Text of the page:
Secondly, as I've illustrated previously, unlike gold, the demand for silver will be from industrial users, not investors or speculators. With these users needing silver, having no possible substitute available, and with their consumption being (for the most part) totally unaffected by price, these industrial users will buy $100-an-ounce silver just as readily as they are buying it at $16 an ounce.

This is bad news for JPMorgan Chase ( JPM) -- the largest silver-short in the history of the world -- which will have to compete with all of these industrial users for supplies of silver that are obviously inadequate to satisfy industrial demand - let alone allow JPMorgan to "cover" one ounce of the hundreds of millions of ounces of silver short positions that JPMorgan (and a couple of its fellow oligarchs) are sitting on.

This gives all silver investors two reasons to look forward to the future: first, to see their investment multiply in value, and second, to watch the banksters eat tens of billions of dollars in losses on their short positions -- or (much more likely) simply engage in the largest commodities default in the history of human commerce, destroying the Comex fraud factory once and for all.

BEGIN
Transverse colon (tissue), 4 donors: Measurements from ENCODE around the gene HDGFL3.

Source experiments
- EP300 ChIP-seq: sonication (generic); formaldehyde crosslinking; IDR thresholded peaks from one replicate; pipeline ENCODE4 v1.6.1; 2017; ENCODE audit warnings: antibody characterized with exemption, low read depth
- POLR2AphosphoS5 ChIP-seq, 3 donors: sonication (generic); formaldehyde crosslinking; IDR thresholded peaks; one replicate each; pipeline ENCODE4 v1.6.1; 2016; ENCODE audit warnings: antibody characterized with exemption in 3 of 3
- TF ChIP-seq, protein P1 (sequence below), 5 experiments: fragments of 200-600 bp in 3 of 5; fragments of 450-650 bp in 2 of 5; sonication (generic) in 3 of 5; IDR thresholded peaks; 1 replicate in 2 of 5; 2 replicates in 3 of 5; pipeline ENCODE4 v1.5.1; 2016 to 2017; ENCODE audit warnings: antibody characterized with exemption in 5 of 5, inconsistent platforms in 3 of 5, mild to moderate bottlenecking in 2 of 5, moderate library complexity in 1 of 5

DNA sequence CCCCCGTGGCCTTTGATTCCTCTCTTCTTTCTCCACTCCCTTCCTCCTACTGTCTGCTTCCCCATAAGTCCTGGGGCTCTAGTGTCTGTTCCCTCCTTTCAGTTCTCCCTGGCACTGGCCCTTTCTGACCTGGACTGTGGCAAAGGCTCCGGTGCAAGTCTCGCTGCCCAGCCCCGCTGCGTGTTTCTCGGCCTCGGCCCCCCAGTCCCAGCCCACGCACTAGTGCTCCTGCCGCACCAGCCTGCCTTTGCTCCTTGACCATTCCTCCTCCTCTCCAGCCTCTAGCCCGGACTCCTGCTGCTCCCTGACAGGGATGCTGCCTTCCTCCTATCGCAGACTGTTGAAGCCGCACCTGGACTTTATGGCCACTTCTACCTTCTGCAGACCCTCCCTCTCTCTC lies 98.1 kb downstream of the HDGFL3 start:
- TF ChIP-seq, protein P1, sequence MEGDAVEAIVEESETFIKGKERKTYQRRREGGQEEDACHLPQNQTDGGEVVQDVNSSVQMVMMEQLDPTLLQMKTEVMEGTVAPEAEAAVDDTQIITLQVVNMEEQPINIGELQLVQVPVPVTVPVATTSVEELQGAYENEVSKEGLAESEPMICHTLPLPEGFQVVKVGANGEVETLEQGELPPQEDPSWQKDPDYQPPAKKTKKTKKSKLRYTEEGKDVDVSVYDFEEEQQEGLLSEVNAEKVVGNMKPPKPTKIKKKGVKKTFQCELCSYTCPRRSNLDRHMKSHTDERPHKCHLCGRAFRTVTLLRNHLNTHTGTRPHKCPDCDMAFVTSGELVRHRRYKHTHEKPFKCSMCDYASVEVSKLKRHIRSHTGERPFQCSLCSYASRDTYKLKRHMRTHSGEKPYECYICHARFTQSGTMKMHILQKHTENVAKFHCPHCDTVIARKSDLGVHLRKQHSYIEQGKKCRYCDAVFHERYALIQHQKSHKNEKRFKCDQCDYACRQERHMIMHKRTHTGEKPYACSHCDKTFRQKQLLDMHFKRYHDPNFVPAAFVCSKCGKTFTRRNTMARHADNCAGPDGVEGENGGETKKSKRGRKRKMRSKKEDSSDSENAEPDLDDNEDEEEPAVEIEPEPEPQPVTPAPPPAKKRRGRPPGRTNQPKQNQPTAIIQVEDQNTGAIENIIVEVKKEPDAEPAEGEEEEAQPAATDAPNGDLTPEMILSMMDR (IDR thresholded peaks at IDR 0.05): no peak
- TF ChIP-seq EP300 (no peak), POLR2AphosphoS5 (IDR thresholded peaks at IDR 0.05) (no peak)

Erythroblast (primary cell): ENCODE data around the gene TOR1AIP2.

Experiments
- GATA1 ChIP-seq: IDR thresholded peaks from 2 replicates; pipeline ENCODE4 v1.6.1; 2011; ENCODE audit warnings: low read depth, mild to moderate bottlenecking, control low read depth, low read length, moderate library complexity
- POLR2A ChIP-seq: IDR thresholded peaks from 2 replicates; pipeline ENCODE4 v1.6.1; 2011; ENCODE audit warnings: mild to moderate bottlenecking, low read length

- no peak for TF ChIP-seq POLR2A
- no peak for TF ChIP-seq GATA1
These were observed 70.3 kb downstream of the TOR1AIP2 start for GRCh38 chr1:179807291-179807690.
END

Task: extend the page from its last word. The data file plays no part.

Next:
Jeff Nielson studied economics for four years at the University of British Columbia, before going on to attain a law degree from that same institution in 1989. He came to the precious metals sector around the middle of last decade as an investor, but quickly decided this was where he wanted to focus his career. After publishing his own, amateur blog for a year, in 2008 he founded Bullion Bulls Canada: a web-site providing information and analysis to precious metals investors. Today, bullionbullscanada.com reaches a global audience of precious metals investors in more than 120 countries.

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